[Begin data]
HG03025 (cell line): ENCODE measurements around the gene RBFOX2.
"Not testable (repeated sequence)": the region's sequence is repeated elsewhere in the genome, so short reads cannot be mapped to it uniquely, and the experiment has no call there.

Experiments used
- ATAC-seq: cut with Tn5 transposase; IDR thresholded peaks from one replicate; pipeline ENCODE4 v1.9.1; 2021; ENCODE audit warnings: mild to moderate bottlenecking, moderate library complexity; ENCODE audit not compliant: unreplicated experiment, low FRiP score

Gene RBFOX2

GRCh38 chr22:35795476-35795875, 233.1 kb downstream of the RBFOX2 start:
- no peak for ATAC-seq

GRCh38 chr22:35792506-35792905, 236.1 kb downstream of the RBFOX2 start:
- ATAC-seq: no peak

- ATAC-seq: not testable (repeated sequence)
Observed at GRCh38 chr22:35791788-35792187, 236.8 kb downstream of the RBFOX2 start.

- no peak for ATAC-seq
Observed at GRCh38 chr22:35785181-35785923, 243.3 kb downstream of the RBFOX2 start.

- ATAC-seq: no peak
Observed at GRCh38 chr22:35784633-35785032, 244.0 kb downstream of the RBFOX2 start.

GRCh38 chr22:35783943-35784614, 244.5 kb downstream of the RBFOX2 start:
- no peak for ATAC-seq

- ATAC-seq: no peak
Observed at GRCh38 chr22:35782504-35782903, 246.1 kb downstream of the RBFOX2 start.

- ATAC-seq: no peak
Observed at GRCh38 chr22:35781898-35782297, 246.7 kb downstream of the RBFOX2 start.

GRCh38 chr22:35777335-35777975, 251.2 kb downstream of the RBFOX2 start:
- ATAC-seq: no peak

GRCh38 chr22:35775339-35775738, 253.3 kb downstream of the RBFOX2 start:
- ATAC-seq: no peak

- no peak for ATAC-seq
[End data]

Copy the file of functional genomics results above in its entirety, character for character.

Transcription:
HG03025 (cell line): ENCODE measurements around the gene RBFOX2.
"Not testable (repeated sequence)": the region's sequence is repeated elsewhere in the genome, so short reads cannot be mapped to it uniquely, and the experiment has no call there.

Experiments used
- ATAC-seq: cut with Tn5 transposase; IDR thresholded peaks from one replicate; pipeline ENCODE4 v1.9.1; 2021; ENCODE audit warnings: mild to moderate bottlenecking, moderate library complexity; ENCODE audit not compliant: unreplicated experiment, low FRiP score

Gene RBFOX2

GRCh38 chr22:35795476-35795875, 233.1 kb downstream of the RBFOX2 start:
- no peak for ATAC-seq

GRCh38 chr22:35792506-35792905, 236.1 kb downstream of the RBFOX2 start:
- ATAC-seq: no peak

- ATAC-seq: not testable (repeated sequence)
Observed at GRCh38 chr22:35791788-35792187, 236.8 kb downstream of the RBFOX2 start.

- no peak for ATAC-seq
Observed at GRCh38 chr22:35785181-35785923, 243.3 kb downstream of the RBFOX2 start.

- ATAC-seq: no peak
Observed at GRCh38 chr22:35784633-35785032, 244.0 kb downstream of the RBFOX2 start.

GRCh38 chr22:35783943-35784614, 244.5 kb downstream of the RBFOX2 start:
- no peak for ATAC-seq

- ATAC-seq: no peak
Observed at GRCh38 chr22:35782504-35782903, 246.1 kb downstream of the RBFOX2 start.

- ATAC-seq: no peak
Observed at GRCh38 chr22:35781898-35782297, 246.7 kb downstream of the RBFOX2 start.

GRCh38 chr22:35777335-35777975, 251.2 kb downstream of the RBFOX2 start:
- ATAC-seq: no peak

GRCh38 chr22:35775339-35775738, 253.3 kb downstream of the RBFOX2 start:
- ATAC-seq: no peak

- no peak for ATAC-seq